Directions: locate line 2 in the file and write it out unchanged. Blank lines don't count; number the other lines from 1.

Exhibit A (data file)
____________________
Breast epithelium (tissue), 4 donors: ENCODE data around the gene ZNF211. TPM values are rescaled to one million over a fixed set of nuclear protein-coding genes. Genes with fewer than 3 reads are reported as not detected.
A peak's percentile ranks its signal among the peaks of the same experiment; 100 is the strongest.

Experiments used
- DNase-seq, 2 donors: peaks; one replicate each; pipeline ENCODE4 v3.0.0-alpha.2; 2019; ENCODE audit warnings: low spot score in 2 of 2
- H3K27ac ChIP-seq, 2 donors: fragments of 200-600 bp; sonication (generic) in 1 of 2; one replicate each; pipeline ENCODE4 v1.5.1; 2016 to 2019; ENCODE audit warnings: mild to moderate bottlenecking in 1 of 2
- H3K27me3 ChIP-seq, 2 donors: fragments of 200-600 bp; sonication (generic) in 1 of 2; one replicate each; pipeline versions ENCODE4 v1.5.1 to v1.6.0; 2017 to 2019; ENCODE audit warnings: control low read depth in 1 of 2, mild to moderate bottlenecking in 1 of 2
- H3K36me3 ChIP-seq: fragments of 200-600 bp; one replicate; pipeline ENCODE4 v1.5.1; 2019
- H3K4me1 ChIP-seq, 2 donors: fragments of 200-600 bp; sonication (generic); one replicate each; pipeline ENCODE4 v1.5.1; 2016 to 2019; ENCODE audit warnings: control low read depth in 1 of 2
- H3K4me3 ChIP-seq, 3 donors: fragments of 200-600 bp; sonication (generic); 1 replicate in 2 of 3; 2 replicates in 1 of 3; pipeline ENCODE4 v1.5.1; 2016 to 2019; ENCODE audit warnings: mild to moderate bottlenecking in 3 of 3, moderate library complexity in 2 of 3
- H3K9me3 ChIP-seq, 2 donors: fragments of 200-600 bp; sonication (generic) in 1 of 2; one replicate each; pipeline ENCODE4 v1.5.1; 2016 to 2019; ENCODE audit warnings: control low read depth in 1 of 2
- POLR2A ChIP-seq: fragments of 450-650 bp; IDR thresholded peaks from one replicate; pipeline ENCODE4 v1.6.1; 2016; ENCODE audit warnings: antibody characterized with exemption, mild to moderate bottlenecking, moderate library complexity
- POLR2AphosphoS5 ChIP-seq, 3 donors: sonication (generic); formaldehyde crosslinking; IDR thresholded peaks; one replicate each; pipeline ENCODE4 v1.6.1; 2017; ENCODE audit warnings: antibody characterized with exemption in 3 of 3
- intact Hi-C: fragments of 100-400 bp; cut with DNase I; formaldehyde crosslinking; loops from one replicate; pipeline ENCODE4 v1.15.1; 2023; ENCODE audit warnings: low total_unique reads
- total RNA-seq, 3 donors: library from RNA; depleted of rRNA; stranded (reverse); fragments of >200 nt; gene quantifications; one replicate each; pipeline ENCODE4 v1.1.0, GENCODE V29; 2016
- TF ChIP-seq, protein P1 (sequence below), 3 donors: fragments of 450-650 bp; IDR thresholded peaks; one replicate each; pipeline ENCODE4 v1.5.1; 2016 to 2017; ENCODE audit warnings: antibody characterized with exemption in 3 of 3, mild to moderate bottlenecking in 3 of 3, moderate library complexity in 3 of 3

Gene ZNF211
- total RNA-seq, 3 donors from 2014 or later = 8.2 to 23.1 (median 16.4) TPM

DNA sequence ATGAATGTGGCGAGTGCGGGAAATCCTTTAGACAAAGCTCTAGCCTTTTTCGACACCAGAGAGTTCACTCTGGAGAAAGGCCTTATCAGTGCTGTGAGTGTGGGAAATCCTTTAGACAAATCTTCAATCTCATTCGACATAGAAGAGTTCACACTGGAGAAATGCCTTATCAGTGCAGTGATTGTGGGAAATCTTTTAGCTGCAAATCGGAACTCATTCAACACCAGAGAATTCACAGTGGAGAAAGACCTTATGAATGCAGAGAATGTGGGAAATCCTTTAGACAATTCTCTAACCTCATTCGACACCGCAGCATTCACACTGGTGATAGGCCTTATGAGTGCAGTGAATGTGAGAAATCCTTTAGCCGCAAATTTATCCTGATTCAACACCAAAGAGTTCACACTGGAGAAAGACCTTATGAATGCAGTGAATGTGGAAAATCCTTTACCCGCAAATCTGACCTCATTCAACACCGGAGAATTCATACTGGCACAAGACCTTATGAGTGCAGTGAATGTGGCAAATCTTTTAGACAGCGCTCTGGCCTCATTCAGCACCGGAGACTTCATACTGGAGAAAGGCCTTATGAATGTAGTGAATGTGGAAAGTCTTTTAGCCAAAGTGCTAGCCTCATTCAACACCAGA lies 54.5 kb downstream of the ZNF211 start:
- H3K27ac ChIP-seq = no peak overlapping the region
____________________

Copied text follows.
A peak's percentile ranks its signal among the peaks of the same experiment; 100 is the strongest.